The U.S.-only deal struck with independent rights group Merlin Entertainments PLC (LON:MERL) is the first deal that Pandora Media Inc (NYSE:P) has signed directly with record labels and instead of paying statutory rates set by the Copyright Royalty Board, it negotiated directly with Merlin. Pandora, the world’s largest online radio company, did not comment on the financial details of the deal nor did Merlin though the latter’s CEO Charles Calas did say, “We wouldn’t do any deal where there was any risk we were going to get paid less.”
Pandora – Merlin deal a win-win?
Calas went on to say that the deal was “a huge opportunity to provide our members previously unavailable and unparalleled access.” to millions of users as it will provide over 20,000 labels and distributors considerably more access to Pandora’s listeners and their data.
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Brian McAndrews, CEO of Oakland, California-based Pandora, said the deal would not have a “major impact on costs.” Royalty costs are Pandora’s largest outlay at $111 million, or 50.9% of revenue, in the first six months of year. Those costs are a major concern for investors and have seen Pandora’s stock fall nearly 40% since it hit its all-time high of $40.44 in March.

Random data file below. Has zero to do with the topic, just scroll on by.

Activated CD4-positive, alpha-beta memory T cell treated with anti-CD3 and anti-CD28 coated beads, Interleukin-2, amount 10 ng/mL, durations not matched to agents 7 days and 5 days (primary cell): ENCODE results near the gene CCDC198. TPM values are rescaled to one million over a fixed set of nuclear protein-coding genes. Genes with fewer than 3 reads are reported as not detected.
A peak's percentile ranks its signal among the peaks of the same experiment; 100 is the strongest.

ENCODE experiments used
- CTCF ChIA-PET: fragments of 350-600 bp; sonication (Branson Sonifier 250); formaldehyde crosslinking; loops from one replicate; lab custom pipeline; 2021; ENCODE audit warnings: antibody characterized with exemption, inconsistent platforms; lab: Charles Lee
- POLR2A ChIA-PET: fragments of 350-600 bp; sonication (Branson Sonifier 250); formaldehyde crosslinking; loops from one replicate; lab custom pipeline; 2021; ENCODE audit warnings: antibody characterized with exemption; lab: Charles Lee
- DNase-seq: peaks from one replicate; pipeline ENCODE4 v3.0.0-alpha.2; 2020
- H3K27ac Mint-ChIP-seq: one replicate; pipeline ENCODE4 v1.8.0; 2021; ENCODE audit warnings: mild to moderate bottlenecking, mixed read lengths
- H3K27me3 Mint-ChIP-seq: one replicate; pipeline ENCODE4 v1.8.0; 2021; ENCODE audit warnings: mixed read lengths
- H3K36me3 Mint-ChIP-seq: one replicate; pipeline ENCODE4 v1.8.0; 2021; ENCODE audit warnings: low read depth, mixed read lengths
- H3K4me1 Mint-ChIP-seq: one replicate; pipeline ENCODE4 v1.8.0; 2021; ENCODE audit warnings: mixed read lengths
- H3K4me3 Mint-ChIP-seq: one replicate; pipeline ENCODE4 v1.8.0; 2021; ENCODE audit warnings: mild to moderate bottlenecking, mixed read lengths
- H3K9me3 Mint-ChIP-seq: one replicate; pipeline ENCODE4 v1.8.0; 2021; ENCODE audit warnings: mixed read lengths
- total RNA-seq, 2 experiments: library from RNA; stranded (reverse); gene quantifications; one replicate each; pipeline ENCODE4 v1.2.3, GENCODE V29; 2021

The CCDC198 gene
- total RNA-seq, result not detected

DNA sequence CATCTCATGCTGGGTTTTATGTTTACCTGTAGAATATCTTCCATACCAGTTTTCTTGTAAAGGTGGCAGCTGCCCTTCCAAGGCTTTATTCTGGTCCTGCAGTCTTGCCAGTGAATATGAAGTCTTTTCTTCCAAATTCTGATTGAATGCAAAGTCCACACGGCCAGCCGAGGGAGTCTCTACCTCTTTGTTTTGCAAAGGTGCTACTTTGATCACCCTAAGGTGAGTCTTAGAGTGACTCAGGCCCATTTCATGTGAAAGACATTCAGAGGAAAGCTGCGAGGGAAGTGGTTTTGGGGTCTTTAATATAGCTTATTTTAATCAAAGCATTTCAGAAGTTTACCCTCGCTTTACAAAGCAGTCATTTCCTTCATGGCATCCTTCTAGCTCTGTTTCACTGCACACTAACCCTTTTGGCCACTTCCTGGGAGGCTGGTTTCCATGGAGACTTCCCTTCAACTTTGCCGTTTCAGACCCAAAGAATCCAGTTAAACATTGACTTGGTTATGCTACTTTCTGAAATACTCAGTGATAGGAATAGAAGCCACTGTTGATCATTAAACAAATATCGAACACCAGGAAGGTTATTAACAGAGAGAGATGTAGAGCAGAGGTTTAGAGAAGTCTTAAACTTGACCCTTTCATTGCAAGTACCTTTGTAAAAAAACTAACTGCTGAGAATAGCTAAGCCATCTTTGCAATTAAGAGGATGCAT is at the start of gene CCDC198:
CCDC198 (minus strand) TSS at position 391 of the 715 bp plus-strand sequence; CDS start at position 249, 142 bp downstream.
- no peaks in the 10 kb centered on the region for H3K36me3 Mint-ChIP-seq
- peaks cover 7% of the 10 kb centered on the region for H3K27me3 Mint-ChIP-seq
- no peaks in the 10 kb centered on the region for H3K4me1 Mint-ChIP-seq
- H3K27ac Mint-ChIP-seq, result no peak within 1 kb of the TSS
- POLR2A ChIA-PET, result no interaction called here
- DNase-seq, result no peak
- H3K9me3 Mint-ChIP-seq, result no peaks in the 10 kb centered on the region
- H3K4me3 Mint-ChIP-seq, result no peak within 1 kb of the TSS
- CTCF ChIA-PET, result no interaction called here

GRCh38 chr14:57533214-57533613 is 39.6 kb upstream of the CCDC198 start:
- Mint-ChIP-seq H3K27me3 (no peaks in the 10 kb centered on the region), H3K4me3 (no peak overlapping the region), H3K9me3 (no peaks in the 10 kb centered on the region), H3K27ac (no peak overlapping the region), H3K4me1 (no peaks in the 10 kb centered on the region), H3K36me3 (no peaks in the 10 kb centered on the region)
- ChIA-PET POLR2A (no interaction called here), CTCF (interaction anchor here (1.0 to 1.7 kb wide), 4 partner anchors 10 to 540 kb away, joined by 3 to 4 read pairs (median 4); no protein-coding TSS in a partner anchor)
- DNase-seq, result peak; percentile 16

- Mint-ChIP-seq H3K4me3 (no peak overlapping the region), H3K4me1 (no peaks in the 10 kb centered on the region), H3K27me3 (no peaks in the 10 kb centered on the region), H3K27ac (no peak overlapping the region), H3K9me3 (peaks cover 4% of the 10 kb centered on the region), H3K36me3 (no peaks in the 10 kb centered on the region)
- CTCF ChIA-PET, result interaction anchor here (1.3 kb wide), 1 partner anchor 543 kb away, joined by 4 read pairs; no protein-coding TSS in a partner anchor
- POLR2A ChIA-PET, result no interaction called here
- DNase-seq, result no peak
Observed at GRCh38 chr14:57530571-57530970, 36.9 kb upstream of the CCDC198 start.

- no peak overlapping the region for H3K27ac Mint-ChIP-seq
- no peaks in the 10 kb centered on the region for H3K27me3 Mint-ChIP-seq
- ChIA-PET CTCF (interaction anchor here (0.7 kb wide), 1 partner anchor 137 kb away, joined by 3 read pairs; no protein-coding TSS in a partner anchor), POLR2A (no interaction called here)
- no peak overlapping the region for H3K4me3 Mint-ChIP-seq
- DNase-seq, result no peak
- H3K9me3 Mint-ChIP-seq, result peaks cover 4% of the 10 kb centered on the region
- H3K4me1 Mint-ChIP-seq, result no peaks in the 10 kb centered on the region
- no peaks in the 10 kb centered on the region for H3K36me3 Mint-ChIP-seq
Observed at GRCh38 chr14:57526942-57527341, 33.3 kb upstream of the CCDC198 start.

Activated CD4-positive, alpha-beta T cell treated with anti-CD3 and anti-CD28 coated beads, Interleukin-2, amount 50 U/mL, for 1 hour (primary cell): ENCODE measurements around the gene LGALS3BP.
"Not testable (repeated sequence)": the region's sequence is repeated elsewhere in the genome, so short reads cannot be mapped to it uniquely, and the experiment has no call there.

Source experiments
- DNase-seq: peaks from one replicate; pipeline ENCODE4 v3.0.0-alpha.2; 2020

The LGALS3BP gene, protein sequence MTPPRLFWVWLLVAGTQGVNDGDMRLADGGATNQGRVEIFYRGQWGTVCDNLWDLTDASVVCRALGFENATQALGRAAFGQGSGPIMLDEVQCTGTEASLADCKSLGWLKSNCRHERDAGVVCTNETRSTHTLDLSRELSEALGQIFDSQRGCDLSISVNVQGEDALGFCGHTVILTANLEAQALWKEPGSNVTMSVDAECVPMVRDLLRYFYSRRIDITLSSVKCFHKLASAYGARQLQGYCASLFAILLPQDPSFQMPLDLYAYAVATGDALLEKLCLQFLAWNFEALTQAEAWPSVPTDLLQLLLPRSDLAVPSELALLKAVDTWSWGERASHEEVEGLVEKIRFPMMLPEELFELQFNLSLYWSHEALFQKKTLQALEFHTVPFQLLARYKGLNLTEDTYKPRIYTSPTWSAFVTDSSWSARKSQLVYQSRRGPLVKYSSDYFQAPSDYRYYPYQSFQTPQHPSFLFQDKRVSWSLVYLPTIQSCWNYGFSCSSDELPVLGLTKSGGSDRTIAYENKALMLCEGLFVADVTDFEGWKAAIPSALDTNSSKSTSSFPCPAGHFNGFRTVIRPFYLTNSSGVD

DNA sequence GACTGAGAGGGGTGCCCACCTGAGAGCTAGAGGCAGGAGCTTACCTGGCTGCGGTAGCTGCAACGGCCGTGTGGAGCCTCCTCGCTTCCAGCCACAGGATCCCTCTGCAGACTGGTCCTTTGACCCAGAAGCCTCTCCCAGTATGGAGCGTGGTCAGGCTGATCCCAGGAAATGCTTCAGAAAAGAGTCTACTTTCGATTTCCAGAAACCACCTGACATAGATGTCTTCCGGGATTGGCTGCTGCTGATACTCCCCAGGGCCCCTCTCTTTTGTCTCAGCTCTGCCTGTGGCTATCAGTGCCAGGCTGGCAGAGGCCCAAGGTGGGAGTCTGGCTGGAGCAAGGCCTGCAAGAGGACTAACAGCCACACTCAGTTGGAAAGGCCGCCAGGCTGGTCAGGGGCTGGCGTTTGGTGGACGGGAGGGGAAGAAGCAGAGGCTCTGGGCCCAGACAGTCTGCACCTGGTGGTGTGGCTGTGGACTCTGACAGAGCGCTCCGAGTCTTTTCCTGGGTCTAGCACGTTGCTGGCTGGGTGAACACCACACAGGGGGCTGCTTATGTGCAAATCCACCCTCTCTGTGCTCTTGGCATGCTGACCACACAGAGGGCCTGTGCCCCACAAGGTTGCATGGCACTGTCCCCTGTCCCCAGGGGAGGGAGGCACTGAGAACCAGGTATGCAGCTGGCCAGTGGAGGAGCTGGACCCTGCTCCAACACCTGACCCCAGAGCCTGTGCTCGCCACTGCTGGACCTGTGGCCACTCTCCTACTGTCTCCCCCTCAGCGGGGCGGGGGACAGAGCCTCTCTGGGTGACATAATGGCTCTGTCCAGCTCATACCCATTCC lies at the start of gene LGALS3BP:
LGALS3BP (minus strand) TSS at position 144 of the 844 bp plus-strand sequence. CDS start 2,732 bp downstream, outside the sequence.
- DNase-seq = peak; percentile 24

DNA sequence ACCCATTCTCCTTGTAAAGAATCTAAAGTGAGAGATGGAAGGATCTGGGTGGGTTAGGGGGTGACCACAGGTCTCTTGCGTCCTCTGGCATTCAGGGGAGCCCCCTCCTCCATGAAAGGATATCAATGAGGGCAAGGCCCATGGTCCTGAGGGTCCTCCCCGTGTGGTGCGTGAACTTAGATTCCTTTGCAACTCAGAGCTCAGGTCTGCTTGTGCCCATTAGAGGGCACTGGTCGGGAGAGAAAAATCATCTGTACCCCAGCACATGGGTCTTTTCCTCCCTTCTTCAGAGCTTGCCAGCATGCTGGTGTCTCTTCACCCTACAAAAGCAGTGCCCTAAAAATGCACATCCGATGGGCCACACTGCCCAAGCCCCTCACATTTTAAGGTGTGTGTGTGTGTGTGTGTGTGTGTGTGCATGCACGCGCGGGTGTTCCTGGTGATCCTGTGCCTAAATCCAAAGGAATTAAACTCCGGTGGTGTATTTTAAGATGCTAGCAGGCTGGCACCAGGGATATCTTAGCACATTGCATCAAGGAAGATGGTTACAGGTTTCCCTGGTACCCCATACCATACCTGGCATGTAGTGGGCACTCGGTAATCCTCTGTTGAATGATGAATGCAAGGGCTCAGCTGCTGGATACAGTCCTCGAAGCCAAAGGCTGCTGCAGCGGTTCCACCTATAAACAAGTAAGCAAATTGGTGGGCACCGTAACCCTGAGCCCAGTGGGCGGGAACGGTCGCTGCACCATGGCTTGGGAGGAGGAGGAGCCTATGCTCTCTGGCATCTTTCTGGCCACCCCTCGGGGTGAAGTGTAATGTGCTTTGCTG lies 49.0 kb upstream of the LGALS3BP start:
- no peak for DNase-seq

McAndrews also added that he was “very excited” about the deal given the amount of criticism that Pandora and other streaming services receive based on perceived low royalty payouts for artists.
“We are open to other deals and we feel we can find a win-win-win for labels, artists and Pandora,” he said in a recent interview.
Merlin is bigger than you might think
Merlin represents such artists as Arcade Fire, Bad Religion, and Lenny Kravitz and the deal could see them getting more rotations on Pandora and higher placement in playlists with similar music. Additionally, and possibly more importantly, it will give artists access to Pandora data for the first time that could allow artists to make more informed opinions on where to tour, whom to tour with while gaining tools to directly communicate with fans.
“In a world where it’s very difficult to get onto terrestrial radio, a deal like this gives us an incredible opportunity to get our music in front of an enormous amount of people,” said Merlin CEO Charles Caldas in an interview. Merlin represents around 10% of all music consumed worldwide and its streaming revenues have nearly doubled this year through April.